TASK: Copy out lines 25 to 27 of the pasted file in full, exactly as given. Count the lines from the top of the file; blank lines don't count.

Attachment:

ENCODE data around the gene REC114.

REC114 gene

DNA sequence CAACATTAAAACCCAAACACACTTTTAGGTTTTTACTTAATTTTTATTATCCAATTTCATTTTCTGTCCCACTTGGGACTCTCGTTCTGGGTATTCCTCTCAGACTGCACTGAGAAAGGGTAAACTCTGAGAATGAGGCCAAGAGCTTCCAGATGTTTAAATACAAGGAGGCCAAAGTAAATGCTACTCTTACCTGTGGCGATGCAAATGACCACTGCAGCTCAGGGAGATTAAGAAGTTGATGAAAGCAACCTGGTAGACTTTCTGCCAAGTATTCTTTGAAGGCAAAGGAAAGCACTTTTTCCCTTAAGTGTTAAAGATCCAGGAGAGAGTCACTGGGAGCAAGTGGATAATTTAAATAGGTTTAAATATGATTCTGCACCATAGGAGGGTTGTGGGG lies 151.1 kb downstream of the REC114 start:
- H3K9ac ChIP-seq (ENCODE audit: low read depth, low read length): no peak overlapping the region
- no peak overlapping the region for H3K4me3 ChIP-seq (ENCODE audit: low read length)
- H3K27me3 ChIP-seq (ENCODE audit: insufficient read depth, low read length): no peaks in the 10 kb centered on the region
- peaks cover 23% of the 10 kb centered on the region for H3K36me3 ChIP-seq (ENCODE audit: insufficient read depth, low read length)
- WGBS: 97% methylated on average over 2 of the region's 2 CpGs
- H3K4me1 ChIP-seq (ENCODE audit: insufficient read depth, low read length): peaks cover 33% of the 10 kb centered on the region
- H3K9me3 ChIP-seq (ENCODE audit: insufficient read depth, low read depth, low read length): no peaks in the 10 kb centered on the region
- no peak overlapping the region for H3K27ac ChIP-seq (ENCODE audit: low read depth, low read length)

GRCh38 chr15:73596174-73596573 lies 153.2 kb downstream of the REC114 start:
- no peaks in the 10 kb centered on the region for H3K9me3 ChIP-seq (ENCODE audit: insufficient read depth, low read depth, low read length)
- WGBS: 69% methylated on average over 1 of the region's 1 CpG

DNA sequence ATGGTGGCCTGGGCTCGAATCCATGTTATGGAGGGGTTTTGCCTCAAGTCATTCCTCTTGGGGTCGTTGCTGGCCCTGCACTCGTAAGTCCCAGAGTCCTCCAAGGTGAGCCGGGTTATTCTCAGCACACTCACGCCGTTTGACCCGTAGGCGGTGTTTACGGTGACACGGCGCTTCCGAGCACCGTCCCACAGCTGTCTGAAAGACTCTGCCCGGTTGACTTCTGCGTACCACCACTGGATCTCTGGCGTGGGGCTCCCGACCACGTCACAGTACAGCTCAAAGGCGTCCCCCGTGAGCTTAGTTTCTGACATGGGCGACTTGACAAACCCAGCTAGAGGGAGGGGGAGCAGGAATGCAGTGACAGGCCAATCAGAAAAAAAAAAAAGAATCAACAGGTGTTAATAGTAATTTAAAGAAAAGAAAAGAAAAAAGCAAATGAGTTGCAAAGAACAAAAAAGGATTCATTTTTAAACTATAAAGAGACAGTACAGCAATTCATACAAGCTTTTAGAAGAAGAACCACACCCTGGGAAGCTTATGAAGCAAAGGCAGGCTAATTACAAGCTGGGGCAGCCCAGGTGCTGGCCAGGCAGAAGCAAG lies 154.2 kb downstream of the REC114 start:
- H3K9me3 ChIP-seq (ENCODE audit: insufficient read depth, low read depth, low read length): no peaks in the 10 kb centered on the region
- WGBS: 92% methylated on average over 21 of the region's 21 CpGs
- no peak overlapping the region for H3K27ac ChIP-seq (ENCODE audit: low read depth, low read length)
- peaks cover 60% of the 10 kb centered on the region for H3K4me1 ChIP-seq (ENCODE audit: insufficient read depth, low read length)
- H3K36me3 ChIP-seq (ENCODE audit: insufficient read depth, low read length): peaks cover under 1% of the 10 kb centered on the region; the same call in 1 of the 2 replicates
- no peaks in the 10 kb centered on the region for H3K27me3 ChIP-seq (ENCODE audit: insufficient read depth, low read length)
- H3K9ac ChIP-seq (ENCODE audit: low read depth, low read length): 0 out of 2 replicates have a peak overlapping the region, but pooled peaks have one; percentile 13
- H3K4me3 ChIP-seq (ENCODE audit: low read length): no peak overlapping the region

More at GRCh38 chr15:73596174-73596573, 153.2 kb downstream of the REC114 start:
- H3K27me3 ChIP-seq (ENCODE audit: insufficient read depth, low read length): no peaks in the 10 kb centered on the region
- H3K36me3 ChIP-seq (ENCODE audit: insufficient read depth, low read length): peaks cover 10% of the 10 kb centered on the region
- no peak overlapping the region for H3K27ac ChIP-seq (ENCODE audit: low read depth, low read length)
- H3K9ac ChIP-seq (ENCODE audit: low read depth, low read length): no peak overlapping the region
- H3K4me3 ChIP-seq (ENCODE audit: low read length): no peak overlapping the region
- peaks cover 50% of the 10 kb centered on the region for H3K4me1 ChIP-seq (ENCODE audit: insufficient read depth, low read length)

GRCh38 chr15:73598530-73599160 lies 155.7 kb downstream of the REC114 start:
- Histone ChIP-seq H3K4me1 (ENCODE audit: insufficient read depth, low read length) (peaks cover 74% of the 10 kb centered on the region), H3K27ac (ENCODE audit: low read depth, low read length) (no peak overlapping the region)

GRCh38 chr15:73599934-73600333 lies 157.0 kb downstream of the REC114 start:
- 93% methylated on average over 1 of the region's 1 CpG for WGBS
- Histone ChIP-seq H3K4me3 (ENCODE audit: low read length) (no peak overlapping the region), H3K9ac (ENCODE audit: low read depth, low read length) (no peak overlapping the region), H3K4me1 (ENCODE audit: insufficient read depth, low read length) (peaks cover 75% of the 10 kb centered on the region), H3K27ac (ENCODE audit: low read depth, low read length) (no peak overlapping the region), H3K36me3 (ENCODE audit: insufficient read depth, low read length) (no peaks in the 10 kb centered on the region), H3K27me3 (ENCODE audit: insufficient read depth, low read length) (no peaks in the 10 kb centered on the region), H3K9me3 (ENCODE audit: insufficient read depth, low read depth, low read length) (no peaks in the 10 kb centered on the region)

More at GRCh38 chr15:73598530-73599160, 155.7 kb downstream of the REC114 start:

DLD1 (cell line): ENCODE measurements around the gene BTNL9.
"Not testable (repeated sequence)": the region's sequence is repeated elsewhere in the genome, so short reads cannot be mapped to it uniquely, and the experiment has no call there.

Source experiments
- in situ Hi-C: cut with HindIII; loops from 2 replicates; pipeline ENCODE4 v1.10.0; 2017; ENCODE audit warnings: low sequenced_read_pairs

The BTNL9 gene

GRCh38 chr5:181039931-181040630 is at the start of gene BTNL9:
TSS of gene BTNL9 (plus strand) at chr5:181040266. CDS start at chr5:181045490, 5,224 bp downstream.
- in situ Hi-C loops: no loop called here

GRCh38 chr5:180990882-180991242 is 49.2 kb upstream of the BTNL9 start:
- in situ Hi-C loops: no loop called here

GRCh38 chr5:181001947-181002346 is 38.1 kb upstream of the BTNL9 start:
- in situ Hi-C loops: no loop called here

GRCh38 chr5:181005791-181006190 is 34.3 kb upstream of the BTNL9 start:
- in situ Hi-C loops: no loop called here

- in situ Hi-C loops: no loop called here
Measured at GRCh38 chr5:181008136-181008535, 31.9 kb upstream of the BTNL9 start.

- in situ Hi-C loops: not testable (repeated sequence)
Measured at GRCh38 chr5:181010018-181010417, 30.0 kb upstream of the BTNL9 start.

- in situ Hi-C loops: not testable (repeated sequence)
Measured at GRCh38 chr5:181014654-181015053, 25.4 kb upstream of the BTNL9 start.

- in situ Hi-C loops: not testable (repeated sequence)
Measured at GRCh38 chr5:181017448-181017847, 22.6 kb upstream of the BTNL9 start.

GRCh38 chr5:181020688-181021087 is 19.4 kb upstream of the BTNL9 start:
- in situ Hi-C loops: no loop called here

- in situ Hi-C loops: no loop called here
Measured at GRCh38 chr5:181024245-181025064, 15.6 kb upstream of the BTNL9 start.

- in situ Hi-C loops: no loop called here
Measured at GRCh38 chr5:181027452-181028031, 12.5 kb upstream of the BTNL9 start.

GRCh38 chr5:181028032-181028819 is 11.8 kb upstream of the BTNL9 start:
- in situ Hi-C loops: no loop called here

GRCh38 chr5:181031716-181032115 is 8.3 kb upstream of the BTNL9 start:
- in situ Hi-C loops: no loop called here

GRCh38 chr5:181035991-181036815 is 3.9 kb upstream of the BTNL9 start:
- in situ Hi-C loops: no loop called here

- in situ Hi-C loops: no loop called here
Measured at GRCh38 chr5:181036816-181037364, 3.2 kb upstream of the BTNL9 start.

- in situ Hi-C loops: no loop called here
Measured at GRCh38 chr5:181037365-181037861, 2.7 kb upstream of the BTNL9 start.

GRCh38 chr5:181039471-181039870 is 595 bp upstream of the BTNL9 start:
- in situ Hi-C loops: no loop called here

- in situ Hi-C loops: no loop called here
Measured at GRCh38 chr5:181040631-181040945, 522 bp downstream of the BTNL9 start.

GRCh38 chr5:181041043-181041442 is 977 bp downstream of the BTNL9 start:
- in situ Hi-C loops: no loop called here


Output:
- H3K27me3 ChIP-seq (ENCODE audit: insufficient read depth, low read length): no peaks in the 10 kb centered on the region
- H3K36me3 ChIP-seq (ENCODE audit: insufficient read depth, low read length): peaks cover 10% of the 10 kb centered on the region
- no peak overlapping the region for H3K27ac ChIP-seq (ENCODE audit: low read depth, low read length)